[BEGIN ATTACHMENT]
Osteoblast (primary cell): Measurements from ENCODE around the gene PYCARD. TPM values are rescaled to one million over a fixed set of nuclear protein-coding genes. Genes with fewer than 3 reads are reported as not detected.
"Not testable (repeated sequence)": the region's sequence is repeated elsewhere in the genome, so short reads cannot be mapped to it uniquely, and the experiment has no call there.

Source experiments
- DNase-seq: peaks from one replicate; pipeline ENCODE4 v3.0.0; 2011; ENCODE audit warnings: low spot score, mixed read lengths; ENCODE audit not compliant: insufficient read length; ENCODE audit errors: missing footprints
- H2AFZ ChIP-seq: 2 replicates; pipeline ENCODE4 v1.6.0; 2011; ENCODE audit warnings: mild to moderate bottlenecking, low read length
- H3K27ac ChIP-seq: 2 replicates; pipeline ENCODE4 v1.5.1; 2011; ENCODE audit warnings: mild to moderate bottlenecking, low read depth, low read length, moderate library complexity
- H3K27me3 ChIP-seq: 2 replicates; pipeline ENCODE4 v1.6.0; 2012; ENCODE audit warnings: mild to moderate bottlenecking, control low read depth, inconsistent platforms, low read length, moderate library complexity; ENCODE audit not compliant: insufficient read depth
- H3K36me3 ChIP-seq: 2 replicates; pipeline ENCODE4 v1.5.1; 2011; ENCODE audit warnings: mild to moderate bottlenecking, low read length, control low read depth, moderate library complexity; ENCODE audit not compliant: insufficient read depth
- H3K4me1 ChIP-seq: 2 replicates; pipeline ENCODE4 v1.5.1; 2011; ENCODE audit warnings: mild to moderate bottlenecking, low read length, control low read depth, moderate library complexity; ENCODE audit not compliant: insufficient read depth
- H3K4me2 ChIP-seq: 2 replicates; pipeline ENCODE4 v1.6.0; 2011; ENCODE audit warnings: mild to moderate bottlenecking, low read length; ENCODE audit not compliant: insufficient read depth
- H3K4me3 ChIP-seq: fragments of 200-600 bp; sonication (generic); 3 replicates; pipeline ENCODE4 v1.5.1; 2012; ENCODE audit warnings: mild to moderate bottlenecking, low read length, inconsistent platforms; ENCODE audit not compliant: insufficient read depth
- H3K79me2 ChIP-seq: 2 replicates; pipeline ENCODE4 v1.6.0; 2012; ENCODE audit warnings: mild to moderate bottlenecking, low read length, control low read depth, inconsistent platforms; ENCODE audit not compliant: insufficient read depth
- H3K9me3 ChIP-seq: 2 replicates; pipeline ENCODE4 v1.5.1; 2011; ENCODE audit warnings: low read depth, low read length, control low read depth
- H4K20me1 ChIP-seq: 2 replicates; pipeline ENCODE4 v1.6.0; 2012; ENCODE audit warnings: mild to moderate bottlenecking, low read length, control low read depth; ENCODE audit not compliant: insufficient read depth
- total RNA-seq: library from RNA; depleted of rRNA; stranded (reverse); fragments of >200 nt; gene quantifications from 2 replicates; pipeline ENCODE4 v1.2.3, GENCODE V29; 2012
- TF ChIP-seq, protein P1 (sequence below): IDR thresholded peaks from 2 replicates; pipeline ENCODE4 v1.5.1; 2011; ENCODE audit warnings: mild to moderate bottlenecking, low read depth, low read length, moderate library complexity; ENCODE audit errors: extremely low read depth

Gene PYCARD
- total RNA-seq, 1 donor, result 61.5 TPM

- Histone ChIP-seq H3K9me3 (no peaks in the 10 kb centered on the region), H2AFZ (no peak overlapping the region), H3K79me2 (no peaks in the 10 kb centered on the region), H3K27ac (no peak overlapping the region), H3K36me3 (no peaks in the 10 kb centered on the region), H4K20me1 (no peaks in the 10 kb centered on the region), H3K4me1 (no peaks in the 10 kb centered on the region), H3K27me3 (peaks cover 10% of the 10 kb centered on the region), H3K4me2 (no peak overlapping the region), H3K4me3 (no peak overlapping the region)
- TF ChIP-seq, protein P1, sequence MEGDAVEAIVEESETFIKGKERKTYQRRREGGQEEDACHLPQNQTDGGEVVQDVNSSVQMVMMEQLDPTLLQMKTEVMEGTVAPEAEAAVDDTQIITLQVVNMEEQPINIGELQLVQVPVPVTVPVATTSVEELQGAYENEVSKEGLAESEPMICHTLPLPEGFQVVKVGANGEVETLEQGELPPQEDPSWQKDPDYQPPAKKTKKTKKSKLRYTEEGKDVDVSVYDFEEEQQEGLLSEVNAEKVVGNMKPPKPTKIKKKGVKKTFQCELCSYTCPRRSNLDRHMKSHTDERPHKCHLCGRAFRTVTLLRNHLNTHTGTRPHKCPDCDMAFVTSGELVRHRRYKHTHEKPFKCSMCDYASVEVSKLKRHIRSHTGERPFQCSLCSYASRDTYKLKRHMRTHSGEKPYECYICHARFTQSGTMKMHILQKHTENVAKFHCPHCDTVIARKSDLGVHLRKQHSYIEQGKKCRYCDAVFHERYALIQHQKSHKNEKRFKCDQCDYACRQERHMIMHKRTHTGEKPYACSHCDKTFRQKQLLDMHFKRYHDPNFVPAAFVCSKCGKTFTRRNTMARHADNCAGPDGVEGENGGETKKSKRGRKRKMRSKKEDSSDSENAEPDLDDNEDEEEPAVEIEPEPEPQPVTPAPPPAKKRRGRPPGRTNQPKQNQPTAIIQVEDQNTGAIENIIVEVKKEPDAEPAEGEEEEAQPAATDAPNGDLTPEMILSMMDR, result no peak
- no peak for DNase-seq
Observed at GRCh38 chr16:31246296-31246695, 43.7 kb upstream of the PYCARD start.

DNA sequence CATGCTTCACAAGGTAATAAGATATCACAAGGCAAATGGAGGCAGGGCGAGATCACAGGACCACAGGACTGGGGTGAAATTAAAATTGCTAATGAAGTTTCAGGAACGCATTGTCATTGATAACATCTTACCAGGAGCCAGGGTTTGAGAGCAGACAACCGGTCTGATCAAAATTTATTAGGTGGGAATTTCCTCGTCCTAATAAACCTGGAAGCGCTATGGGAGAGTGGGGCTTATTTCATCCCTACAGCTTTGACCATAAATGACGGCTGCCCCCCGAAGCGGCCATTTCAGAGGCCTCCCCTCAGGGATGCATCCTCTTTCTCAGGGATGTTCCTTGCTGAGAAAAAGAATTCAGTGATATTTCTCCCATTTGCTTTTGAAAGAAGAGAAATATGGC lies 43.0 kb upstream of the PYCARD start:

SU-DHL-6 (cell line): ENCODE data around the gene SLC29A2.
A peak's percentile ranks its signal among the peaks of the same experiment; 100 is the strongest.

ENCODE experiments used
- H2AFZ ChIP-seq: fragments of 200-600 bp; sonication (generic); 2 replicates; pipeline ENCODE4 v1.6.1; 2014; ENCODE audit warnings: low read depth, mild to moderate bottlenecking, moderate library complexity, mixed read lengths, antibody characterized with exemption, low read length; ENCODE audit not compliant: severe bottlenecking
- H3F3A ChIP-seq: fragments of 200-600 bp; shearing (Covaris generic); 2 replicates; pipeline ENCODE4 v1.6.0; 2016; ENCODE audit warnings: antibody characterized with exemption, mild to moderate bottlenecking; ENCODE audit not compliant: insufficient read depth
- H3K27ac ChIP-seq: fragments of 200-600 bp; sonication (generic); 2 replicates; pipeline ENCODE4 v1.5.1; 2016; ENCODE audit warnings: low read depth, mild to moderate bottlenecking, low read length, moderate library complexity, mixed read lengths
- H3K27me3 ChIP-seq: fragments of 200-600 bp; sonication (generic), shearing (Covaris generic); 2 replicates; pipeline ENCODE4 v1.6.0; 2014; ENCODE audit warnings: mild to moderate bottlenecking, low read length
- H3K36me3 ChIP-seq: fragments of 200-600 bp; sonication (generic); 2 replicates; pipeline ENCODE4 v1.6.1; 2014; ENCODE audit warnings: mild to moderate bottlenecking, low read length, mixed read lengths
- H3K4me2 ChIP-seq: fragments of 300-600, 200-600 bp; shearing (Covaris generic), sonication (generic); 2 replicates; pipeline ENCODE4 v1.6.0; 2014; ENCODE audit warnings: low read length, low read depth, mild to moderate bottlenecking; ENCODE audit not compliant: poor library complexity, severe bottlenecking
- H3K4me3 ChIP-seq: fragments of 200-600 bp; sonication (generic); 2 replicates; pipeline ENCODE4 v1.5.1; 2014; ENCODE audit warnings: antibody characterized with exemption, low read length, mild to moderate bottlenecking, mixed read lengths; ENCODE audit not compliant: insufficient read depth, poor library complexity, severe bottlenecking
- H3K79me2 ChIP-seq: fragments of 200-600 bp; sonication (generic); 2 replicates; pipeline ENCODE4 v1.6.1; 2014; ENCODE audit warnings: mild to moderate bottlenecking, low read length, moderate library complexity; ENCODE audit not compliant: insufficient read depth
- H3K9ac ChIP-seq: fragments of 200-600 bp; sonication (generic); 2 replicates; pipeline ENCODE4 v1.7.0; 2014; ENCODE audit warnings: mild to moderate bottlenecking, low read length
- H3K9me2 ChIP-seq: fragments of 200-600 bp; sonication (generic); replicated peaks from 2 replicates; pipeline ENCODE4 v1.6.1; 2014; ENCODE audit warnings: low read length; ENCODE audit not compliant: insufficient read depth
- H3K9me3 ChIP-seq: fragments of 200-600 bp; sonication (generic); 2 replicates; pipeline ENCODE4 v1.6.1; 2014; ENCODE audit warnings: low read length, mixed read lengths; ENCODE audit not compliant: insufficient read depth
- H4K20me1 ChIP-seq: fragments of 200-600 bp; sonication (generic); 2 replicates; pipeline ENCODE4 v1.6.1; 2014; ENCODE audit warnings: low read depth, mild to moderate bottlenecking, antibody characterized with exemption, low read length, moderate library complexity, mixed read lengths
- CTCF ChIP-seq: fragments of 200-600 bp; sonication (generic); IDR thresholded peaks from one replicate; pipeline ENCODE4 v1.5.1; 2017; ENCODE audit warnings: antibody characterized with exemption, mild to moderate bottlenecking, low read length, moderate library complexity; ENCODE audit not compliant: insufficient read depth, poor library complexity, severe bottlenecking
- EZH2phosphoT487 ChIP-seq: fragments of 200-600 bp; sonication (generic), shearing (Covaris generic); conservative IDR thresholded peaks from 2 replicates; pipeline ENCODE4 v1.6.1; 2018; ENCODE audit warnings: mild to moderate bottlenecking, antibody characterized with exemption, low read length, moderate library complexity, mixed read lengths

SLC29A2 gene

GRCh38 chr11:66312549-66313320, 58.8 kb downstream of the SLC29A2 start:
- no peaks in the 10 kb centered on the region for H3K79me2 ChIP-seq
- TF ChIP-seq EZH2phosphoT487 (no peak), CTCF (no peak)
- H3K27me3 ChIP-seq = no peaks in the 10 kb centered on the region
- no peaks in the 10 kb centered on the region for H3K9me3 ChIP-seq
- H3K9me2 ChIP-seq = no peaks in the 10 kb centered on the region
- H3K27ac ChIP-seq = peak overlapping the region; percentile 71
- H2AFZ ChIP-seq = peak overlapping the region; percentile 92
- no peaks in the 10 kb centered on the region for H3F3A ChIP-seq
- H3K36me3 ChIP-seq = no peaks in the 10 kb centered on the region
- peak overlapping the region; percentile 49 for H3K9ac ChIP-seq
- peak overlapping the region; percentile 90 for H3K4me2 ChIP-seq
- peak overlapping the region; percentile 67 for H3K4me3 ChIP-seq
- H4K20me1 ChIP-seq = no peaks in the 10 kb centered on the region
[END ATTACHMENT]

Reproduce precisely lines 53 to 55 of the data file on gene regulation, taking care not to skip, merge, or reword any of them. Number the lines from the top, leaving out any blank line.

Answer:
- peak overlapping the region; percentile 90 for H3K4me2 ChIP-seq
- peak overlapping the region; percentile 67 for H3K4me3 ChIP-seq
- H4K20me1 ChIP-seq = no peaks in the 10 kb centered on the region